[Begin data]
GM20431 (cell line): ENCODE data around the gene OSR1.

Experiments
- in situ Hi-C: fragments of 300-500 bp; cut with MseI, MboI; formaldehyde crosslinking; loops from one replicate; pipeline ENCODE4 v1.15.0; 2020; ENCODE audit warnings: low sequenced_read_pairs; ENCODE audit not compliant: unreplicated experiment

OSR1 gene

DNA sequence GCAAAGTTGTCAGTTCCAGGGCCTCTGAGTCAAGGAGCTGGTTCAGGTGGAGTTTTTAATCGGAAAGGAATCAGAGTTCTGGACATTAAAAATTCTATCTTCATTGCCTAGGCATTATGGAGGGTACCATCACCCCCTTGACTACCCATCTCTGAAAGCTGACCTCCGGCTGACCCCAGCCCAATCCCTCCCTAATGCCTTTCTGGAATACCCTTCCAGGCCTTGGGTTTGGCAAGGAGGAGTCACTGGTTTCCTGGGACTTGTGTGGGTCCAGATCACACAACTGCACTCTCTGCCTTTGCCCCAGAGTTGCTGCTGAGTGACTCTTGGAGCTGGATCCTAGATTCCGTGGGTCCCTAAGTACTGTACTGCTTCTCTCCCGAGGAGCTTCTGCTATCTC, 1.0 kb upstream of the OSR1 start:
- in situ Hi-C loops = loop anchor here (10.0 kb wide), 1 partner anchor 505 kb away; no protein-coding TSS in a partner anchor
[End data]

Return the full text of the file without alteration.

GM20431 (cell line): ENCODE data around the gene OSR1.

Experiments
- in situ Hi-C: fragments of 300-500 bp; cut with MseI, MboI; formaldehyde crosslinking; loops from one replicate; pipeline ENCODE4 v1.15.0; 2020; ENCODE audit warnings: low sequenced_read_pairs; ENCODE audit not compliant: unreplicated experiment

OSR1 gene

DNA sequence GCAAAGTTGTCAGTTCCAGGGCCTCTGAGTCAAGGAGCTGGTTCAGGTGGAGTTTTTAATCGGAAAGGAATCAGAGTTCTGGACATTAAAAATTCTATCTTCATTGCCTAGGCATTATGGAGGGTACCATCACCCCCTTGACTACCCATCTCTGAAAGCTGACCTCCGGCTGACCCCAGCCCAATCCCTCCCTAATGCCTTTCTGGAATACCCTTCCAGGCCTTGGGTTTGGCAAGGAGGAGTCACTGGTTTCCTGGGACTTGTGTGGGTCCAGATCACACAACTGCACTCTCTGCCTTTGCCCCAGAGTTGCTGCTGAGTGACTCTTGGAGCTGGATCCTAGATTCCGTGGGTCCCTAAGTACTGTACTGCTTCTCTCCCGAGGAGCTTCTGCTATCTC, 1.0 kb upstream of the OSR1 start:
- in situ Hi-C loops = loop anchor here (10.0 kb wide), 1 partner anchor 505 kb away; no protein-coding TSS in a partner anchor